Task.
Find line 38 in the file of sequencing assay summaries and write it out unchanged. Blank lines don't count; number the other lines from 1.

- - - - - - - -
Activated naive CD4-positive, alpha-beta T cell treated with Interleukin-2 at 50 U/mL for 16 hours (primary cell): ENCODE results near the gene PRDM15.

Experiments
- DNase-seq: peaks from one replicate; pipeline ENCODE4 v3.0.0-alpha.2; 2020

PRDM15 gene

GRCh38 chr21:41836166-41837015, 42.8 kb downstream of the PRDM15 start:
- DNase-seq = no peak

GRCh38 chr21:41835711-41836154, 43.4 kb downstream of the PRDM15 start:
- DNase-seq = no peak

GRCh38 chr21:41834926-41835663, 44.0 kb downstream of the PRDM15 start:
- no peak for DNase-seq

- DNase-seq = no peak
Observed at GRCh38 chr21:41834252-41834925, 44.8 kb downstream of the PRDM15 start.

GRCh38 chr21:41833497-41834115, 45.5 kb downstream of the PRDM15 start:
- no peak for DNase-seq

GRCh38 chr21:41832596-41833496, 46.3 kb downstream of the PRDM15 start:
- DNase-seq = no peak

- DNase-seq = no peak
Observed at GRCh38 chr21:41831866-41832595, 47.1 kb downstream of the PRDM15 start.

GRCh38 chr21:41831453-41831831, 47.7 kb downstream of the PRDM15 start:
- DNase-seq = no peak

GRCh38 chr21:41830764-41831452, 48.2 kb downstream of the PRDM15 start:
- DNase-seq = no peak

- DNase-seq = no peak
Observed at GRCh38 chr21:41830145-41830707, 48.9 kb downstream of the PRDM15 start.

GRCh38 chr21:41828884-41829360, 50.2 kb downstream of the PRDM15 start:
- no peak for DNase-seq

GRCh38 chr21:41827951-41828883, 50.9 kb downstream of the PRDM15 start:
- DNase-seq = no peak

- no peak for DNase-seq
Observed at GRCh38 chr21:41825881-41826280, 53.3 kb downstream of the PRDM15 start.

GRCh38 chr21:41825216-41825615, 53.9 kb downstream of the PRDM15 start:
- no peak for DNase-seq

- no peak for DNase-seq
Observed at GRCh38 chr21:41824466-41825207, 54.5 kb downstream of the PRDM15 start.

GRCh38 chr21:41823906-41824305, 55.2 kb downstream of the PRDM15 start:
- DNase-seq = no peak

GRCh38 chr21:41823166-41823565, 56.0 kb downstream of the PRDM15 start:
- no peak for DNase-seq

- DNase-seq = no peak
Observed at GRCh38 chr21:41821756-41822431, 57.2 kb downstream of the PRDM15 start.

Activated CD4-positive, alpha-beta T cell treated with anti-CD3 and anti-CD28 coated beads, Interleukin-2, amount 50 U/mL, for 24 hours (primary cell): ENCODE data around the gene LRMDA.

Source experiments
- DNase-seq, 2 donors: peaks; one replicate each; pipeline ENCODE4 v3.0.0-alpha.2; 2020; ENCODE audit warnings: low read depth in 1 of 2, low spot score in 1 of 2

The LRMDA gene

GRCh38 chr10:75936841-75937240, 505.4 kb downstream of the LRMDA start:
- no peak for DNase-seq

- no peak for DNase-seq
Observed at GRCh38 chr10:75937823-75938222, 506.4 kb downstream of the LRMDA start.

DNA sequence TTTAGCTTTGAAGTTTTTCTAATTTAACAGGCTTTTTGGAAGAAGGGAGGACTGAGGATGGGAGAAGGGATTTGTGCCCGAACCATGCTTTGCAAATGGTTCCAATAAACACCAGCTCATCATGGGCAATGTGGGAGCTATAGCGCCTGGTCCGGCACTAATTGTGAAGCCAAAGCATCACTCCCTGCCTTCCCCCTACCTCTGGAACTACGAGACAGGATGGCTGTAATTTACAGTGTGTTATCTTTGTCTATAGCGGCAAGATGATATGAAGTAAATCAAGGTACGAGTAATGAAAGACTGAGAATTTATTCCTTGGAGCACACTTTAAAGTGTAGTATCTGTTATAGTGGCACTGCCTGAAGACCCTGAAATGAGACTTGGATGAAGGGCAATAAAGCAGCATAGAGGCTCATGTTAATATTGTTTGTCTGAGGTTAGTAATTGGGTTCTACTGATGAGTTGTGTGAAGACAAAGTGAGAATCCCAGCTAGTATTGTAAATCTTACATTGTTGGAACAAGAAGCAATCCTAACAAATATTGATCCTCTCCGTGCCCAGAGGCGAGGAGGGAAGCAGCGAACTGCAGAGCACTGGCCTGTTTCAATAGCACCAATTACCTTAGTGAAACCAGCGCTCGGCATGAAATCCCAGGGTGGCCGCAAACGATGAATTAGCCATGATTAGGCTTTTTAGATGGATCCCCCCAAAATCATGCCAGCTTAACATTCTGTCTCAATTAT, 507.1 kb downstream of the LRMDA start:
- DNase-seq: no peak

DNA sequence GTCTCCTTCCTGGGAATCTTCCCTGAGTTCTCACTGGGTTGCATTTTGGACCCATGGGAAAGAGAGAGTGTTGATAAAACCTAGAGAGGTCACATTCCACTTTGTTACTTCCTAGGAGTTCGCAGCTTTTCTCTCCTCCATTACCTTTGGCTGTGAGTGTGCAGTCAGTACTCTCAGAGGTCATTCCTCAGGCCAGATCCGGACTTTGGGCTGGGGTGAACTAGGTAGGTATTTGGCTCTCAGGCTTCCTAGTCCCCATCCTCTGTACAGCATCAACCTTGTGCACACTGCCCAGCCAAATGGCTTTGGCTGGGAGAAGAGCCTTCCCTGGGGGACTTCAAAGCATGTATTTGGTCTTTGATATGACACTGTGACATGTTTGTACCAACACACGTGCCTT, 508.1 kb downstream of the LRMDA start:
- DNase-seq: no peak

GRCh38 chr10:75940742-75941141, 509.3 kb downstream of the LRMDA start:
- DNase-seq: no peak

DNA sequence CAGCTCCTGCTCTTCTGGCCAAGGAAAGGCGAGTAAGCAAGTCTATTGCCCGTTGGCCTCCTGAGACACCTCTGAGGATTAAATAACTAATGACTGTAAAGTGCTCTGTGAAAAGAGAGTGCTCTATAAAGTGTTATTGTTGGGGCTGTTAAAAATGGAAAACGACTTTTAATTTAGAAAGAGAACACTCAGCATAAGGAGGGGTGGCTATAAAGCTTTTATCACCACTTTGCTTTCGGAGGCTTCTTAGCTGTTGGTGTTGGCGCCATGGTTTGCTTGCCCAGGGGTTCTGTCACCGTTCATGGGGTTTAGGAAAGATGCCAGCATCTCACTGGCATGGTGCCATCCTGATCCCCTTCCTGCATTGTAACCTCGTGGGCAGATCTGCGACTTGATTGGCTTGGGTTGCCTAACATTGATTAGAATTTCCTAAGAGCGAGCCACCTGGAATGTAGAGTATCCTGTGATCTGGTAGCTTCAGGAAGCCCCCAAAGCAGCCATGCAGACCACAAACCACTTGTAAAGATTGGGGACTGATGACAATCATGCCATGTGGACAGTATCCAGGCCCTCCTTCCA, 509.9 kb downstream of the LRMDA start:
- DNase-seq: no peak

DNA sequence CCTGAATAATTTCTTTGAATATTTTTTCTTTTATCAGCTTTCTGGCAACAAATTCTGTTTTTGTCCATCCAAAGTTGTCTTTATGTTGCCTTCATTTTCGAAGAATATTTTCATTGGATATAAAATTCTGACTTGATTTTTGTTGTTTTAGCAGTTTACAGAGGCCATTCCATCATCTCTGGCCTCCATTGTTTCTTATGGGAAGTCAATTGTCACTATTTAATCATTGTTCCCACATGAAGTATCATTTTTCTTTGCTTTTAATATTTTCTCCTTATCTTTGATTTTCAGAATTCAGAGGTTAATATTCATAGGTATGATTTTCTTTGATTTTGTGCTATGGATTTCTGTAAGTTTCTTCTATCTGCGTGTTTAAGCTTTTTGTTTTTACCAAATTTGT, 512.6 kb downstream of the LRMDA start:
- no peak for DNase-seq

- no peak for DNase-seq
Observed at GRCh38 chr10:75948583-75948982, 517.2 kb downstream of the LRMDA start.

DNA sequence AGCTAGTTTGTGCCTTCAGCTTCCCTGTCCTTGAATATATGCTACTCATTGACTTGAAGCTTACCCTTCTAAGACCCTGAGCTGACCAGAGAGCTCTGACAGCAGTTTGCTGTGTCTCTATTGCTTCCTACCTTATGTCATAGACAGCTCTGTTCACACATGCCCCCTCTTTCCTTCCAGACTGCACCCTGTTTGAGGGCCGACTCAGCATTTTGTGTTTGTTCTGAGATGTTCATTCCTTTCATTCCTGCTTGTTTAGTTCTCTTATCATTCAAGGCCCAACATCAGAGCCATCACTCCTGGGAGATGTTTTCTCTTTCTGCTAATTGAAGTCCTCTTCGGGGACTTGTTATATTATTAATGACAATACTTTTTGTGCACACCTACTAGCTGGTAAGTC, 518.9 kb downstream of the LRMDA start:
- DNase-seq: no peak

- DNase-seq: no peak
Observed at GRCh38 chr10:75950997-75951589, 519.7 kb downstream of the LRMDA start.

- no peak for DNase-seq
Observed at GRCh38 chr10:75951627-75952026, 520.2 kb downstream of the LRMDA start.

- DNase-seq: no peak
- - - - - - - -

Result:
- no peak for DNase-seq